The glucagon response to oral glucose challenge in Type 1 Diabetes Mellitus: Lack of Impact of euglycemia

  1. Bernard Zinman CM, MD1,2,4
  1. 1Leadership Sinai Centre for Diabetes, Mount Sinai Hospital, Toronto, Canada
  2. 2Division of Endocrinology, University of Toronto, Toronto, Canada
  3. 3Division of General Internal Medicine, University of Toronto, Toronto, Ontario
  4. 4Lunenfeld-Tanenbaum Research Institute, Mount Sinai Hospital, Toronto, Canada
  1. Correspondence: Dr. Bernard Zinman Email: zinman{at}


Objectives Previous studies have demonstrated aberrant glucagon physiology in the setting of type 1 diabetes (T1DM) but have not addressed the potential impact of ambient glycemia on this glucagon response. Thus, our objective was to evaluate the impact of euglycemia vs hyperglycemia on the glucagon response to an oral glucose challenge in T1DM.

Research Design and Methods Ten adults with T1DM [mean age 56.6±9.0 years, duration of diabetes 26.4±7.5 years, HbA1c 7.5%±0.77 and BMI 24.1 Kg/m2 (22.6-25.4)] underwent 3-hour 50g oral glucose tolerance tests (OGTT) on two separate days at least 24 hours apart in random order under conditions of pre-test euglycemia [plasma glucose (PG) between 4-6 mmol/l] and hyperglycemia [PG between 9-11 mmol/l], respectively.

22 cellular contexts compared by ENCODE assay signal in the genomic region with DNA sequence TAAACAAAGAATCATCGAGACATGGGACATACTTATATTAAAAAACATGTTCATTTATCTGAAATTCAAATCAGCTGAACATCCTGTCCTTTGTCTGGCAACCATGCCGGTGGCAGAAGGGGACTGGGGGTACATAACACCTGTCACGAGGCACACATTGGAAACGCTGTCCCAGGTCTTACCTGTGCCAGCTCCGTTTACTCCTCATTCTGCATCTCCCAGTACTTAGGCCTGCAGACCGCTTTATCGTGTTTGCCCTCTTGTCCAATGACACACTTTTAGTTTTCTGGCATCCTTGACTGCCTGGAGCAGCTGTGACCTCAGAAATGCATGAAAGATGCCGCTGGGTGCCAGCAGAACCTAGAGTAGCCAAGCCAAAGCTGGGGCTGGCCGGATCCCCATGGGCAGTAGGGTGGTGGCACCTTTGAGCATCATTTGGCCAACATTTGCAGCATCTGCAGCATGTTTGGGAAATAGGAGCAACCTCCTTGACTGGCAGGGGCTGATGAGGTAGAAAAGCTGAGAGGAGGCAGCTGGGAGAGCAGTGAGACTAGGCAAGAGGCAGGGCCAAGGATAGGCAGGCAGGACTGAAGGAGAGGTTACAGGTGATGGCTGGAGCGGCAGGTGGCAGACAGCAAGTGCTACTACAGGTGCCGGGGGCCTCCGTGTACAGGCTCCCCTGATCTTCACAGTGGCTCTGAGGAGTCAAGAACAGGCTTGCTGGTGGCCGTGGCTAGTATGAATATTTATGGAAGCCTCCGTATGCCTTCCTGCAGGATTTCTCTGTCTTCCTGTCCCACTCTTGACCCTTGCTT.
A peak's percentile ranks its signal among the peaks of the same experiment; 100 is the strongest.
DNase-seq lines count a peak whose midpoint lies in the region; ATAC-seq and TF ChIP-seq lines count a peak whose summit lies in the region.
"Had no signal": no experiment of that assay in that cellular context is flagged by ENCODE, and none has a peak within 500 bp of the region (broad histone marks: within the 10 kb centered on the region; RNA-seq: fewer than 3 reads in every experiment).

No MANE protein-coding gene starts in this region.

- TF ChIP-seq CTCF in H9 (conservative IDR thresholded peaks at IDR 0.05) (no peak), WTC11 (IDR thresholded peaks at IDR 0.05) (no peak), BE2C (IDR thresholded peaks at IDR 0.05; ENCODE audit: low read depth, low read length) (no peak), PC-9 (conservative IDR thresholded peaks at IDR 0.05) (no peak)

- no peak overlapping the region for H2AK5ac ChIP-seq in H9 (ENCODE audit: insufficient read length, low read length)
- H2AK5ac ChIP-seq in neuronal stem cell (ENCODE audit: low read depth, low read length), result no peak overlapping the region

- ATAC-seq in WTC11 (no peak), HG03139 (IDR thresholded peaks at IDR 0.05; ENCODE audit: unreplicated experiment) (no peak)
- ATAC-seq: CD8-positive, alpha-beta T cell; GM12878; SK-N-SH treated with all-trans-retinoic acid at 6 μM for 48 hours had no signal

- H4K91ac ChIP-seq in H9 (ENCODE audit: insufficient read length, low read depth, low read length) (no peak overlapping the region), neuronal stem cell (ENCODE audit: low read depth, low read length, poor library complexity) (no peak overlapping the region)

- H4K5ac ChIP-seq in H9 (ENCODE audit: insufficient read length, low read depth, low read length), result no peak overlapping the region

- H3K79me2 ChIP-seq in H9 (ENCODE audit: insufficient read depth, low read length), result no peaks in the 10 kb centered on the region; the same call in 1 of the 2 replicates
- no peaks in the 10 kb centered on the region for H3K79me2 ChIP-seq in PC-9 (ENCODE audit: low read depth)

Results Glycemic excursion on the OGTT was similar between the euglycemic and hyperglycemic tests (P=0.72 for interaction between time post-challenge and glycemic setting). Interestingly glucagon levels increased in response to the OGTT under both glycemic conditions (P<0.001) and there were no differences in glucagon response between the euglycemic and hyperglycemic days (P=0.40 for interaction between time post-challenge and glycemic setting). In addition, the incretin responses to the OGTT (glucose-dependent insulinotropic polypeptide, glucagon-like peptide-1, glucagon-like peptide-2) were also not different between the euglycemic and hyperglycemic settings.

Conclusions In patients with T1DM, there is a paradoxical increase in glucagon in response to oral glucose which is not reversed when euglycemia is achieved prior to the test. This abnormal glucagon response likely contributes to the postprandial hyperglycemia in T1DM irrespective of ambient glycemia.


  • * CKK and CAB share co-first authorship on this study

  • Received October 8, 2013.
  • Accepted November 11, 2013.

Readers may use this article as long as the work is properly cited, the use is educational and not for profit, and the work is not altered. See for details.

This Article

  1. Diabetes Care
  1. All Versions of this Article:
    1. dc13-2339v1
    2. 37/4/1076 most recent